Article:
The rhetoric for which I have been hearing is that Grin’s monetary policy was designed as such that it discourages saving in grin, and encourages spending (rapidly in its infant years). This results in a fairer distribution of coin. I’d like to investigate this claim.
Due to early high-inflation and no expected tapering of such linear emissions, purchasing the coin early-on is a fools game, unless the price reflects a projected future price that is within speculative reason for it’s future market cap. Here is some napkin math which shows a 5 year projection at which the market cap of 1 Billion USD (Roughly the same market cap of Monero after 5 years of it’s existence):
supply = 60 * 60 * 24 * 365 * 5 = 157,680,000 unit price = 1,000,000,000 USD / supply = 6.341958396752918 = 6.34 USD (rounded)
If it’s considered reasonable speculation that Grin will ever reach such a $1B market cap 5 years out, then we see that the return would have to be significant enough for a 5 year investment. At current prices of $1, this puts it at a 500% ROI. There are better investments to be made than this.
Take Monero’s investment performance as an example. At 276 days after Monero’s launch (it’s been 276 days since Grin’s launch), Monero’s price was roughly 0.24 USD. Less then five years later (today) price stands at roughly 57 USD. That’s a 23,650% ROI; 47x greater than Grin’s projected performance using Monero’s track record. If there is a metric unaccounted for in the projection, the factor would be 47; pretty large.
All this is to say that current unit prices for grin are high considering, and it shows an extremely optimistic market for future prices of Grin. But then again, the monetary policy was designed to discourage early purchases if I’m not mistaken.
So then, how will the coin be distributed if not through the means of purchase? I can only think of two scenarios: 1) a faucet. 2) Mining. Does the first option exist? If so I’d like to see how well the faucet it doing at distribution. I’m going to shelve the first option, and consider the second option, Mining.
Mining has always been a theoretically good means by which coin distribution can happen. Ideally, we would want early adopters to mine coins at a relatively low cost rather than purchase them. These early minted units would then be priced cheaply and used by early participants. However, this would require that mining is more accessible both technically and economically. Mining is inherently technical, and therefore difficult to be made accessible to all eager early adopters. The technical knowledge requirements do not lend themselves to “fair” distribution in the sense of the word. It is also economically hard for early adopters when computational resources are monopolized by an existing industry. The economical aspect hinders fairness when market prices satisfy an existing established industry. Unless price was to drop to levels that disincentivizes mining for profit, mining remains a non-equalizing endeavor.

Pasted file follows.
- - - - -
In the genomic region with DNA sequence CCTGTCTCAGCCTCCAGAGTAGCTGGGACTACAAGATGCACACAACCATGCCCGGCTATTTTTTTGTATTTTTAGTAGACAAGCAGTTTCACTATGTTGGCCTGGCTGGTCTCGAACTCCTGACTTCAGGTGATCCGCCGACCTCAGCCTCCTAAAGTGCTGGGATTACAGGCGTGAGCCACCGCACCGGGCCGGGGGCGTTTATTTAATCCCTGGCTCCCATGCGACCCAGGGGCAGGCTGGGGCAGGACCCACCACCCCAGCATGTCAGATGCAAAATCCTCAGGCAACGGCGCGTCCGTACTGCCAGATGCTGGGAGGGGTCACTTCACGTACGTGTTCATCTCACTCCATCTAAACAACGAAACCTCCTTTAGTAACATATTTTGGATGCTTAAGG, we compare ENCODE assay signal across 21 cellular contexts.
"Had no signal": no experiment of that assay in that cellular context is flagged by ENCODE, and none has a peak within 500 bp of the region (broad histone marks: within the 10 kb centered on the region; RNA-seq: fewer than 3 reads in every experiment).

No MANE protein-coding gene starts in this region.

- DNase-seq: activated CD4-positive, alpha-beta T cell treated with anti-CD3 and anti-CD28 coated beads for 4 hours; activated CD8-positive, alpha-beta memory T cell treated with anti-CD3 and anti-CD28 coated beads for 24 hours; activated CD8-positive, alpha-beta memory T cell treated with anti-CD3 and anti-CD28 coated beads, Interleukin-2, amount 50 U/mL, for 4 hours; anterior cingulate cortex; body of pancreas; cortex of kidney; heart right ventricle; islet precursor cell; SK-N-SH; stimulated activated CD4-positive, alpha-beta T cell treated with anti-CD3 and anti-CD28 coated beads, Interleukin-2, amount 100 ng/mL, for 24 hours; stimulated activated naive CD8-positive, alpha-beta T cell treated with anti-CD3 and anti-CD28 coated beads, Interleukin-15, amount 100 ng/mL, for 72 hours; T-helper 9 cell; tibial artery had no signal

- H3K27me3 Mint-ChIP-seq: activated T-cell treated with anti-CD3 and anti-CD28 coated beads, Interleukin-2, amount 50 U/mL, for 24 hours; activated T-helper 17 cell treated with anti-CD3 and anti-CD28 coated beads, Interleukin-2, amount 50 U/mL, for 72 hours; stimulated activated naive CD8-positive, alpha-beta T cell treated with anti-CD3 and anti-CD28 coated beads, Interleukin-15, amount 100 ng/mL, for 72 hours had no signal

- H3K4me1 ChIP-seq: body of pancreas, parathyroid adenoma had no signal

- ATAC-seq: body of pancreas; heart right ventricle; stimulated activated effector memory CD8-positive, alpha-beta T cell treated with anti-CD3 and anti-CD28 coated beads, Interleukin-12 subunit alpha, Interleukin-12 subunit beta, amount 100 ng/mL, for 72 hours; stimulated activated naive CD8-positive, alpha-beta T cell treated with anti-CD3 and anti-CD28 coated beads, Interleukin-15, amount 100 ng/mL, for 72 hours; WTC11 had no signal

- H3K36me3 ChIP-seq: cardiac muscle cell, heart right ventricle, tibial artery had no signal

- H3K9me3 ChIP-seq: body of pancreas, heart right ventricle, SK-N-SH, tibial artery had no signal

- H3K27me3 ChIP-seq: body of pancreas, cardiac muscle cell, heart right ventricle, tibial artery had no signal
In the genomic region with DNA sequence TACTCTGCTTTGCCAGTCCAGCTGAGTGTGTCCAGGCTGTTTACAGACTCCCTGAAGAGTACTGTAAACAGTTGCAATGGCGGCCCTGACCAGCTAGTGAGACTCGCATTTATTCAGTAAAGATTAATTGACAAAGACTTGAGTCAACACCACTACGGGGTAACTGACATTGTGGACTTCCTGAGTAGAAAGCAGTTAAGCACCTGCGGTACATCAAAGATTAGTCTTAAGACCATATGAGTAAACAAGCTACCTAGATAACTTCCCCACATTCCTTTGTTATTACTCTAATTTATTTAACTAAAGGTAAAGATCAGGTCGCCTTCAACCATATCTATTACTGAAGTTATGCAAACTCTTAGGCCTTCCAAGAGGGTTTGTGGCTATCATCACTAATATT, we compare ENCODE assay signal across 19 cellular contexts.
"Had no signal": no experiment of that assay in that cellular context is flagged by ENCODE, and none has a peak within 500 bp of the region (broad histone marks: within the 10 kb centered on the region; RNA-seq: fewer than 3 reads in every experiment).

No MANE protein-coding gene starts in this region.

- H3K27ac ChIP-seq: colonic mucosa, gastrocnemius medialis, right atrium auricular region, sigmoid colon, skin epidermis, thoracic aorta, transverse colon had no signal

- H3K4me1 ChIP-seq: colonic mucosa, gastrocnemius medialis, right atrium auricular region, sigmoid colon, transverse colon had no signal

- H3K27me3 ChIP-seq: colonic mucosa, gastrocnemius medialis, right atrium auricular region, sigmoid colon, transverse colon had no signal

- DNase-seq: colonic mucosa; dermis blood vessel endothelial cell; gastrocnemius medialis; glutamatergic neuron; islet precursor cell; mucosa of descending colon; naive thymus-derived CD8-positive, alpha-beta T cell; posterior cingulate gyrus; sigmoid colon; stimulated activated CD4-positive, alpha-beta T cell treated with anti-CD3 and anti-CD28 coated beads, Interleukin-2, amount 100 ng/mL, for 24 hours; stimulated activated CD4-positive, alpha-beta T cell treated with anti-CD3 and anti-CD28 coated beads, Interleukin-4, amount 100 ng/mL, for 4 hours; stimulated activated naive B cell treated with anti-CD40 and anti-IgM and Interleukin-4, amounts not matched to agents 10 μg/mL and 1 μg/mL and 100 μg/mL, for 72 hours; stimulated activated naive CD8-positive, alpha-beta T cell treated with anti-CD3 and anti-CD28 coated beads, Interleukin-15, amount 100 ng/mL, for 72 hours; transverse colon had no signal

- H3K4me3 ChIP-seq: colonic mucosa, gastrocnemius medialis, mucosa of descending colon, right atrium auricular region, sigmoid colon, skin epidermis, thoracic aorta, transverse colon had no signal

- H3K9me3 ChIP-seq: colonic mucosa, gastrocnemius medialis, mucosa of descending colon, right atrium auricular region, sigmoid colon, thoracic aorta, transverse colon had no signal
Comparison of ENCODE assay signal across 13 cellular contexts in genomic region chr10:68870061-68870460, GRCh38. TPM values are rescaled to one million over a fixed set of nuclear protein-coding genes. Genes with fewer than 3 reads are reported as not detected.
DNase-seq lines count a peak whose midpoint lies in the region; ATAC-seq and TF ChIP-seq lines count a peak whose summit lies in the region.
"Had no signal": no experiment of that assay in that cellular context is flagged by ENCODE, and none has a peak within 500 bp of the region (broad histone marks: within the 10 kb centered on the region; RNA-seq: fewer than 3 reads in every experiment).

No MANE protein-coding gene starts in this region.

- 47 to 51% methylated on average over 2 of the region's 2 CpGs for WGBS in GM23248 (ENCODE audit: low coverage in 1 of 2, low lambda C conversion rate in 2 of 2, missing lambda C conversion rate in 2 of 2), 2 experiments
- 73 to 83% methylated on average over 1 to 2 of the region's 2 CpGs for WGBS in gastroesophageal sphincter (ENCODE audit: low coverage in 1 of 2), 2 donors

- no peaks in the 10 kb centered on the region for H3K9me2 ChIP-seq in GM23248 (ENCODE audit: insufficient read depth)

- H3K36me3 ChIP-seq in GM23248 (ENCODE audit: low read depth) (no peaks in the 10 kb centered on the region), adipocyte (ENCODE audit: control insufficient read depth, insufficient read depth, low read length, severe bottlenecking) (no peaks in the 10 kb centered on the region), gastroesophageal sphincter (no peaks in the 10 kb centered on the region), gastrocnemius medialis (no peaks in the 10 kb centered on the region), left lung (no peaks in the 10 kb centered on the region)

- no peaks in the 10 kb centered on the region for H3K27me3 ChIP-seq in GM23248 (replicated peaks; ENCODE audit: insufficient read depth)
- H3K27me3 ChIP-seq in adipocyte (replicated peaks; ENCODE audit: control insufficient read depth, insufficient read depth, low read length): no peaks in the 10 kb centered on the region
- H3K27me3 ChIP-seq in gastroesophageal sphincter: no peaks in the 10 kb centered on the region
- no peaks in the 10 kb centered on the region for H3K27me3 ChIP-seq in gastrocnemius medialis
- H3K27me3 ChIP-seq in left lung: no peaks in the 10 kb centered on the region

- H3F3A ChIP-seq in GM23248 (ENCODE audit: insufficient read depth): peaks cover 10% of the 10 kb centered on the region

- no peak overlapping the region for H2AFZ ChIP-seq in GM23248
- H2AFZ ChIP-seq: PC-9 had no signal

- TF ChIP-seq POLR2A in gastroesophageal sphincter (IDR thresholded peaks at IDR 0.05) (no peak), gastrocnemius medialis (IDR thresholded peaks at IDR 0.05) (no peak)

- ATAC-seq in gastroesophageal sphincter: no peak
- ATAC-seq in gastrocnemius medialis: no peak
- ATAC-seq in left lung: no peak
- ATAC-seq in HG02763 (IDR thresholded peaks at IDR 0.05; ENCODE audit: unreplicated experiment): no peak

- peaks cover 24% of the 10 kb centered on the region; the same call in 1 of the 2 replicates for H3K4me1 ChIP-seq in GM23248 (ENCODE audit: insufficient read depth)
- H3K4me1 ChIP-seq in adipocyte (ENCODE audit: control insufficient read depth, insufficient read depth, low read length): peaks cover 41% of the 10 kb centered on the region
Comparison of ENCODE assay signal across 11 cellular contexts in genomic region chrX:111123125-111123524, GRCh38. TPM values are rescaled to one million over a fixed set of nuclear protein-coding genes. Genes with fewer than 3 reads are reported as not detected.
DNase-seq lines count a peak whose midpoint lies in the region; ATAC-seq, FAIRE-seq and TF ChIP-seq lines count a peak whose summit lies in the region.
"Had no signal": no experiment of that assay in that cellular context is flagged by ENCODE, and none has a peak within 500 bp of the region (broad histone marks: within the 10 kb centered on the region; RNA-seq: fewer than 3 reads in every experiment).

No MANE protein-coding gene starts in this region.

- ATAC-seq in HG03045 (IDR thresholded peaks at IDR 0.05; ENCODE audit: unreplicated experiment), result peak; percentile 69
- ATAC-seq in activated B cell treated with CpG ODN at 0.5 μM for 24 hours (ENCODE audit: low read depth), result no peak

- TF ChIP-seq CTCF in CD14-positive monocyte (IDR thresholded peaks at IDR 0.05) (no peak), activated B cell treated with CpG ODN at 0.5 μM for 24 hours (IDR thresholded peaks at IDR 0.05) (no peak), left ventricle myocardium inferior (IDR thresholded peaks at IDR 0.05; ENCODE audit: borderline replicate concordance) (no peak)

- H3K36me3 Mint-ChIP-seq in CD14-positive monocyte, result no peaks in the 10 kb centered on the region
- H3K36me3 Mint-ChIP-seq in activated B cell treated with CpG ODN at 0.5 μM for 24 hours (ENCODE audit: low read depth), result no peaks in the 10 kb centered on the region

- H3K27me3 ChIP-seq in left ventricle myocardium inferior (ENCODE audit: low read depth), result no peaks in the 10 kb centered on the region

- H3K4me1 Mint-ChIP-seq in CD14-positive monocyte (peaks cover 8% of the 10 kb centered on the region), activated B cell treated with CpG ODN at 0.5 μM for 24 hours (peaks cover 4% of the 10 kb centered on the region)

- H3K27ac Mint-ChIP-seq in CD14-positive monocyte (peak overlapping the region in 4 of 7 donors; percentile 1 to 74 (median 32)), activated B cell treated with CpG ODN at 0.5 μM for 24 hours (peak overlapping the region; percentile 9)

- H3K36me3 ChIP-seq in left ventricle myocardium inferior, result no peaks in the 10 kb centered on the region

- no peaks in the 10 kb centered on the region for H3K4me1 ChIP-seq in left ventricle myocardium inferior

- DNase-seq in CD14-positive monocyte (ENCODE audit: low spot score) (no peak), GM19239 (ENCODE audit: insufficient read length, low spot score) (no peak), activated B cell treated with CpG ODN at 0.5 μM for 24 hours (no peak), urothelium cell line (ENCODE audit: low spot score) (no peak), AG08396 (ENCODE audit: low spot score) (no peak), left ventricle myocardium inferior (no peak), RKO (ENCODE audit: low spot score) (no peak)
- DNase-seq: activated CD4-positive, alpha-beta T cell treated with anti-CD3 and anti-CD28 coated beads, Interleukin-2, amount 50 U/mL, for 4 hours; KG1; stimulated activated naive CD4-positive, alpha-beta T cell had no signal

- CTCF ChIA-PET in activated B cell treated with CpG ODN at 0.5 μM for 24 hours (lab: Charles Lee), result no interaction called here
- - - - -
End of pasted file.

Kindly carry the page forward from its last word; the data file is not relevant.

Let me take a moment to hypothesize a lower unit price (say $0.01). Given a lower unit price, both mining and purchases become feasible means for which the coin can be distributed fairly. Mining would be accessible to the technical hobbyist who wish to be early adopters as they would not need to compete in on a business level. Miners would need to be in it for a long-term play and they’d need to be willing to sell their emissions at a wash. Also, purchasing would be an accessible form of distribution as well, as there wouldn’t be much downward selling pressure from mining as miners would not be in it for short-term profit. In other words, purchasing would have less risks. This ideal scenario of a fair distribution only lends itself to be possible given cheaper unit prices.
What is not hypothetical and what we indeed observe is a peak unit price continually falling. I believe this is the market correcting from hype to a unit price which reflects current inflation rates. However, this means that distribution of coins have not been fair in either means (purchase or mining). Miners have been profiting from investors, and investors have been losing on their investments. The only purchasers able to take a negative ROI in the short-term for a much longer-term ROI are investors with significant capital which is can be locked up for a good amount of time. This doesn’t appear to be ideal for fair distribution.
Side note, not outside of the realm of conspiracy: miners would be incentivized to purchase their own emissions in a wash in order to prop prices and discourage equal distribution. This will mean that it could be that miners are the ones accumulating the majority of the coin in its early days of distribution at a relatively low cost to them.
For the sake of “fair distribution”, one would hope price falls more quickly in order to give an opportunity for fair distribution. (opinion)
In conclusion, the I argument that a monetary policy that discourages early purchases through high inflation as a means of manifesting fair distribution is overlooking a scenario where existing market monopolies (miners and wealthy investors) could still manipulate such a monetary policy to their advantage. It seems as though the free market price is the determining factor of fair distribution.